Power from Niagara Falls

[Trade Journal]

Publication: Electrical Age

New York, NY, United States
vol. 19, no. 23, p. 356-358, col. 1-2


POWER FROM NIAGARA FALLS.


The 16th of November, 1896, marks an epoch in the history of Buffalo and one in which the whole manufacturing aspect of that busy city within a short time may be metamorphosed. One minute after midnight, with the closing of five sets of switches the power from the cataract at Niagara was brought into the city of Buffalo.

The history of the generating station of the Niagara Falls Power Co. is already so well known to our readers that we will not refer to it except to say that the three great two-phase generators are all in use furnishing power to the factories in and immediately around Niagara. The most recent addition to the powerhouse equipment is one of the General Electric Company's converters to take the two-phase current from the generators at 2,200 volts and turn direct current into the lines of two or three railroad companies at a pressure of from 575 volts to 600 volts.

When the question of the transmission of power from Niagara to Buffalo was under discussion, the merits of the three-phase system as compared with the two-phase system for transmission purposes were canvassed. It was shown to the satisfaction of the Power Company that, in using the three-phase system for transmission, a large economy could be made in the transmission installation, and the three-phase system of the General Electric Company was selected.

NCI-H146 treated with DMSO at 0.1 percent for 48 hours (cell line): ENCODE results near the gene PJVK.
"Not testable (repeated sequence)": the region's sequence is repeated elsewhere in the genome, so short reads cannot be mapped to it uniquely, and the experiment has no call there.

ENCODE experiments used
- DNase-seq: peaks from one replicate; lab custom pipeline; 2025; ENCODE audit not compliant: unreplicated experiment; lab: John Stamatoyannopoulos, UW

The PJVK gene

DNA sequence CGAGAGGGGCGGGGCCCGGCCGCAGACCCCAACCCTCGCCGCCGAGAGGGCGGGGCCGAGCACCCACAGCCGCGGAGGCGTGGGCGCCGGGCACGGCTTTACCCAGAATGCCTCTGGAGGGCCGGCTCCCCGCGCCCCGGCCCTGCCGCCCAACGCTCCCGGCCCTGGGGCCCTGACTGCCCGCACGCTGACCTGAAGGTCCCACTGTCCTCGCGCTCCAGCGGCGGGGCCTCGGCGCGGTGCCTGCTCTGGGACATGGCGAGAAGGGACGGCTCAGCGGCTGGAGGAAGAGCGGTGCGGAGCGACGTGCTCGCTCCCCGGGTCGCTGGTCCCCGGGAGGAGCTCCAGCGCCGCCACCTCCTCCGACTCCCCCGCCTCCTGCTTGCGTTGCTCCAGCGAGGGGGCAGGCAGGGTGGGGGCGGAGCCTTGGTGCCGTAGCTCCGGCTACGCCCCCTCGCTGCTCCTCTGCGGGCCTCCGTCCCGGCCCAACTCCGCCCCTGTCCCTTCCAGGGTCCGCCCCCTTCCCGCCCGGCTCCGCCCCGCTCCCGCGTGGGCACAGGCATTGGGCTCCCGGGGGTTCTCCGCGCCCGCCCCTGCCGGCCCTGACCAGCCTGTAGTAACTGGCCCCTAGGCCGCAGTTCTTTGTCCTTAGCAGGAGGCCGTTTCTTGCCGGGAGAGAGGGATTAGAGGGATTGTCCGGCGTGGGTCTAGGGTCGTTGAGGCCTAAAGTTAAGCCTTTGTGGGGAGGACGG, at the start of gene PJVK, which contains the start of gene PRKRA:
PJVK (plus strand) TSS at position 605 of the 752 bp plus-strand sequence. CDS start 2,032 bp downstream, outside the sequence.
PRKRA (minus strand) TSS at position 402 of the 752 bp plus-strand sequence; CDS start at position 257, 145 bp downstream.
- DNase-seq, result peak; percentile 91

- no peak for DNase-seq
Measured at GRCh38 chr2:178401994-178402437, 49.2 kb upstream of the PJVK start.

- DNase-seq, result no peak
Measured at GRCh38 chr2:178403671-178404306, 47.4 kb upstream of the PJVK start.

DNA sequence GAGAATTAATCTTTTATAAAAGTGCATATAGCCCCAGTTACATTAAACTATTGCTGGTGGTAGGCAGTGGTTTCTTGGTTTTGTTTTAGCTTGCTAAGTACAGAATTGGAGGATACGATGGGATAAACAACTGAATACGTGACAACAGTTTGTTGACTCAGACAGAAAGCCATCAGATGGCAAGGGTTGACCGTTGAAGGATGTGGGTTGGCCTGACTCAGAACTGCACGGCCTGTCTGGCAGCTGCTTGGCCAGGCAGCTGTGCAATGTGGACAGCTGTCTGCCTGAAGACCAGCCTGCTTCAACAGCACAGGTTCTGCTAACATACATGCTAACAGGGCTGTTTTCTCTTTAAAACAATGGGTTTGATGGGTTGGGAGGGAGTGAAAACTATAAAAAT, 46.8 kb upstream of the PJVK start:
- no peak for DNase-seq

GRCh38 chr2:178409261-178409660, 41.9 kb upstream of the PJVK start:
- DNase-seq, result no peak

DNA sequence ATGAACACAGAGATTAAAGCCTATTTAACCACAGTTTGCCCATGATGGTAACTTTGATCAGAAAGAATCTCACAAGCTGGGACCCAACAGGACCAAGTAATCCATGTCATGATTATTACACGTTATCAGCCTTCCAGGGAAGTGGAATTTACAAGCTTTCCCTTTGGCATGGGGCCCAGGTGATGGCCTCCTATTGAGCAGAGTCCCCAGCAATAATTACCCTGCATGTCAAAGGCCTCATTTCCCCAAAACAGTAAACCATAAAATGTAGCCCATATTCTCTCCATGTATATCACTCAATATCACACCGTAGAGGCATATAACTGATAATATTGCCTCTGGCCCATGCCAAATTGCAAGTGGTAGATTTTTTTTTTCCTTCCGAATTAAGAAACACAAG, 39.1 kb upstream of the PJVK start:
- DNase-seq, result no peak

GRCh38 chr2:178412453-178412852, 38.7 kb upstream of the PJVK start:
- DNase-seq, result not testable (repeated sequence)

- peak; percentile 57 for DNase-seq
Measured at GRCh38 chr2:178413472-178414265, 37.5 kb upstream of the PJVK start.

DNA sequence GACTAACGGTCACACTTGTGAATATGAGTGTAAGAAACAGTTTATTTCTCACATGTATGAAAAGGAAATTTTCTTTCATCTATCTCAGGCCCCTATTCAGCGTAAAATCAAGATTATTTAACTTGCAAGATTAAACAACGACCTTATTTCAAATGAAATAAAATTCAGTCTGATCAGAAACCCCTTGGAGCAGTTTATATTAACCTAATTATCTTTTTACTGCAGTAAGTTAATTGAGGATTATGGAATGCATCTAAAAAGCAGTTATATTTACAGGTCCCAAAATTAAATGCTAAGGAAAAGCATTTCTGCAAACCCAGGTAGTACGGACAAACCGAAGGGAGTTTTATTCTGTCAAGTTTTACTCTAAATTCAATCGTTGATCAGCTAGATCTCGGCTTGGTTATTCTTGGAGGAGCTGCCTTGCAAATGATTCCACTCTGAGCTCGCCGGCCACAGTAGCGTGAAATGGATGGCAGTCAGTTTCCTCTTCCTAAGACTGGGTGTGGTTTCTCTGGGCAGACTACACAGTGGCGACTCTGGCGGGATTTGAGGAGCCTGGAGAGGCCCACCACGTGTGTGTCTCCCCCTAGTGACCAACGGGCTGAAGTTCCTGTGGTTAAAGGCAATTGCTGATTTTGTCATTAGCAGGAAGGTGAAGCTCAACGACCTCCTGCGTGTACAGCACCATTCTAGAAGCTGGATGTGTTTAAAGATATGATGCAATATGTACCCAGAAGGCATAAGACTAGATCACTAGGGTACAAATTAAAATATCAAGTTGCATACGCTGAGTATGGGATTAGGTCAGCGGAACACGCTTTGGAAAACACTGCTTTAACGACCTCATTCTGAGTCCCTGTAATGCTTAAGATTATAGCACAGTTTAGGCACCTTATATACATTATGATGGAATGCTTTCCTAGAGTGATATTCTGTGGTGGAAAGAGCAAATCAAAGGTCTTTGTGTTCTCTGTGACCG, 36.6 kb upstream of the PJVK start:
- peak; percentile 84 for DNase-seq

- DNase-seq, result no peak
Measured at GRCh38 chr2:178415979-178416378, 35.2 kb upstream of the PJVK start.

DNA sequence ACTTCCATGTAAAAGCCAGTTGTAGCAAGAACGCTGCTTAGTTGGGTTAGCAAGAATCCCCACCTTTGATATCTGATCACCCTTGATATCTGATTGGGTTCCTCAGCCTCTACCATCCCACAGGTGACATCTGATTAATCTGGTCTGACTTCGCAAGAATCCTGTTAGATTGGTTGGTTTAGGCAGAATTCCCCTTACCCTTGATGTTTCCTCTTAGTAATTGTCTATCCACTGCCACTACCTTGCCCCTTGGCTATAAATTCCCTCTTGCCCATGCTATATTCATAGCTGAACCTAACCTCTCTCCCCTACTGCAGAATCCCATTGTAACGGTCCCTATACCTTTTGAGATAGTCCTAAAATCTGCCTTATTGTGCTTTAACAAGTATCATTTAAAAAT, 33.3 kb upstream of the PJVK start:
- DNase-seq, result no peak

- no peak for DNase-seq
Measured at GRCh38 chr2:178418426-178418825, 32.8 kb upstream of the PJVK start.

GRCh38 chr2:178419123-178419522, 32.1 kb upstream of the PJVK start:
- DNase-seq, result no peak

The current from the Falls is generated by the Niagara Falls Power Co., which transmits the power as far as the city limits of Buffalo. All the construction work in connection with this installation was effected by the Cataract Construction Company, while the distribution, after it has reached the city limits, is in the hands of a sub-company entitled the Cataract Power & Conduit Co.

The two-phase current, starting from the generators in the power house, is led first to the switchboard and then in lead-covered cables through the covered "Bridge of Sighs," which passes over the canal of the Niagara Falls Power Company to a spacious transformer house which has been erected on the opposite side of the canal. Here the cables are connected to four switches on a blue marble switchboard. From this board they pass to the step-up transformers, the largest in the world, erected on a platform at one end of the power house and placed over an air-tight chamber. Each has a capacity of 935 K.W., or 1,250 horse-power, and stands ninety-four inches high, on a base sixty-four by fifty-six inches, and weighs 25,000 pounds.